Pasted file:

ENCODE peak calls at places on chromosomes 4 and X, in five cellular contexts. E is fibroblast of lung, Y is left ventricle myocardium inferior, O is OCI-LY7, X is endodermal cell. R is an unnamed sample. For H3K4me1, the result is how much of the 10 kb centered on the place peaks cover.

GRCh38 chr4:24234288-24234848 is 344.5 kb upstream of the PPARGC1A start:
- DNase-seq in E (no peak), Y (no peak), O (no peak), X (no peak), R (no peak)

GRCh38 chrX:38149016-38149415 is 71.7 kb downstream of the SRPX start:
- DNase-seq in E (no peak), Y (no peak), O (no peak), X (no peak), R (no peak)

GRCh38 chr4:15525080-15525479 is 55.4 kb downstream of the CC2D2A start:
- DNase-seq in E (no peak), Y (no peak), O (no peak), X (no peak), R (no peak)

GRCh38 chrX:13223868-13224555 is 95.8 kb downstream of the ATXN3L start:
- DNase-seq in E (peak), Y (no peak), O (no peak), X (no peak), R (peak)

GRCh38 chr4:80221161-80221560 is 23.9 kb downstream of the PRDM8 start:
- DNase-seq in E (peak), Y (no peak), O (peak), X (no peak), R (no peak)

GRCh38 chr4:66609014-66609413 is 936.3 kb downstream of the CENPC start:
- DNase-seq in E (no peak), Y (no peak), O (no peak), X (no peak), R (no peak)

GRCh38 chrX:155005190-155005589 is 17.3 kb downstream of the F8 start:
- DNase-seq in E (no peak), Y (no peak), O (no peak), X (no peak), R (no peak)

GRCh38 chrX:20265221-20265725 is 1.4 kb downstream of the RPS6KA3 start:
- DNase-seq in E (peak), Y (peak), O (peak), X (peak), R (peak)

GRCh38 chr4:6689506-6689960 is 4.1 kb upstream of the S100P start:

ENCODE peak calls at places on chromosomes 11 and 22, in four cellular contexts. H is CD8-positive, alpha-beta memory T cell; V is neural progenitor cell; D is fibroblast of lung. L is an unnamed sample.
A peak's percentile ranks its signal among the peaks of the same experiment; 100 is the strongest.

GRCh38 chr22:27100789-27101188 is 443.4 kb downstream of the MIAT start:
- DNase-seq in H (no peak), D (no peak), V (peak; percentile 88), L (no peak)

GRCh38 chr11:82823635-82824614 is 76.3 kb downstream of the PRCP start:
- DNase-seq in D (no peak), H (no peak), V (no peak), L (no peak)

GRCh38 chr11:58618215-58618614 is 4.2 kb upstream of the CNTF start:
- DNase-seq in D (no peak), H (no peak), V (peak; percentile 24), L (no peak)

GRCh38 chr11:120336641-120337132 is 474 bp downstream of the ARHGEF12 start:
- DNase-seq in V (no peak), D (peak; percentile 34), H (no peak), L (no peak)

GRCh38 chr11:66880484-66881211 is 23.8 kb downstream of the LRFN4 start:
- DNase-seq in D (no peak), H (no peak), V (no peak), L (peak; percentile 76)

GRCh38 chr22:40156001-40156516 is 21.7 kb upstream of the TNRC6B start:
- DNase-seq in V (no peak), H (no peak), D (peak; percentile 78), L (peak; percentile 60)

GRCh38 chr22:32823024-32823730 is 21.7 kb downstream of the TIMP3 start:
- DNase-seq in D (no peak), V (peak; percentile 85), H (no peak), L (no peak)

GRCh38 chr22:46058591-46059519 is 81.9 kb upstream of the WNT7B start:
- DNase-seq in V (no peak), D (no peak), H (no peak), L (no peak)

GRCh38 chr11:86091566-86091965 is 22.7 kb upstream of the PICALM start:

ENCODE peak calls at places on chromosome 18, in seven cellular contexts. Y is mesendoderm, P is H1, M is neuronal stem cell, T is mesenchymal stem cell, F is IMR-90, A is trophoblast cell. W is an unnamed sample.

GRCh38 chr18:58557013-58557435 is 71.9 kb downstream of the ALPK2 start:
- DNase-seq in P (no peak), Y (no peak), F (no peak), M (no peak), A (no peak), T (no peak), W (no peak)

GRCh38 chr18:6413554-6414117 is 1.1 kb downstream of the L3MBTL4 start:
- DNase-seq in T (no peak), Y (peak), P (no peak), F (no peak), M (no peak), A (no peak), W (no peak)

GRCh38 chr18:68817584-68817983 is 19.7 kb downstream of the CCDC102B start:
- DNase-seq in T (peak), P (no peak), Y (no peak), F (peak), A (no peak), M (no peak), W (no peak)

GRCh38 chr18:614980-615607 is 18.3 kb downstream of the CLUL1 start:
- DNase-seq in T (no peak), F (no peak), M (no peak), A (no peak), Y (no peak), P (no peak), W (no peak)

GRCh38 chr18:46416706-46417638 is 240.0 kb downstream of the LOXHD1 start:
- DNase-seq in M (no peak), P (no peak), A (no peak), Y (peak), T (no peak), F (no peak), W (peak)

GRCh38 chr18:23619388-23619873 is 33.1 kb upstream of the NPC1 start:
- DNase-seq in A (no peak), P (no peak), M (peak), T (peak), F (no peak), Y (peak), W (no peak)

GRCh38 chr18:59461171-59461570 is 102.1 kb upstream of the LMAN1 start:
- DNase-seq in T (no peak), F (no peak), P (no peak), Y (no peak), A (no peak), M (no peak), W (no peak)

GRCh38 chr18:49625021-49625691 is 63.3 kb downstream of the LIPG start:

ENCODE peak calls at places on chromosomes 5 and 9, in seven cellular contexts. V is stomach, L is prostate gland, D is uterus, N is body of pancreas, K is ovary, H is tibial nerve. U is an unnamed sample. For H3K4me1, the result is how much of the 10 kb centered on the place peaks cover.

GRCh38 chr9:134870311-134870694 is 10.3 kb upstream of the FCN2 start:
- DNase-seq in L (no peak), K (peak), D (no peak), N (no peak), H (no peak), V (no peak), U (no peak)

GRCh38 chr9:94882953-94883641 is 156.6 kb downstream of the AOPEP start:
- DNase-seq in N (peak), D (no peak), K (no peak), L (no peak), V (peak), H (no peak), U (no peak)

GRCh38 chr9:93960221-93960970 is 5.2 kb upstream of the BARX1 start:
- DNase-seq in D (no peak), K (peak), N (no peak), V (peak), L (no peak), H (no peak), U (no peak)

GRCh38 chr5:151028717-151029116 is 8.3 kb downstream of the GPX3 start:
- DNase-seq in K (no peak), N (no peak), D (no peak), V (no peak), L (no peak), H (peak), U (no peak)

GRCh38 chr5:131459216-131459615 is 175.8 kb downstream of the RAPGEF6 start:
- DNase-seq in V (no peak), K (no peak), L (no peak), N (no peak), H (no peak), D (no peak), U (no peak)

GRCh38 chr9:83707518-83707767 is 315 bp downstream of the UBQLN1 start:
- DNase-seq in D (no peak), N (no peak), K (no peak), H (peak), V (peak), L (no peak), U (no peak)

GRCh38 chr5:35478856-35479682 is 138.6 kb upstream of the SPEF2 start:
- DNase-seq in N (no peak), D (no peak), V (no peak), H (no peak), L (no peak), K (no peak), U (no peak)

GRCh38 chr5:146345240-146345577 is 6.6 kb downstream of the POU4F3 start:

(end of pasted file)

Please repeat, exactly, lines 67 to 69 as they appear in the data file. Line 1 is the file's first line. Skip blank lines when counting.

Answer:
GRCh38 chr5:35478856-35479682 is 138.6 kb upstream of the SPEF2 start:
- DNase-seq in N (no peak), D (no peak), V (no peak), H (no peak), L (no peak), K (no peak), U (no peak)

GRCh38 chr5:146345240-146345577 is 6.6 kb downstream of the POU4F3 start: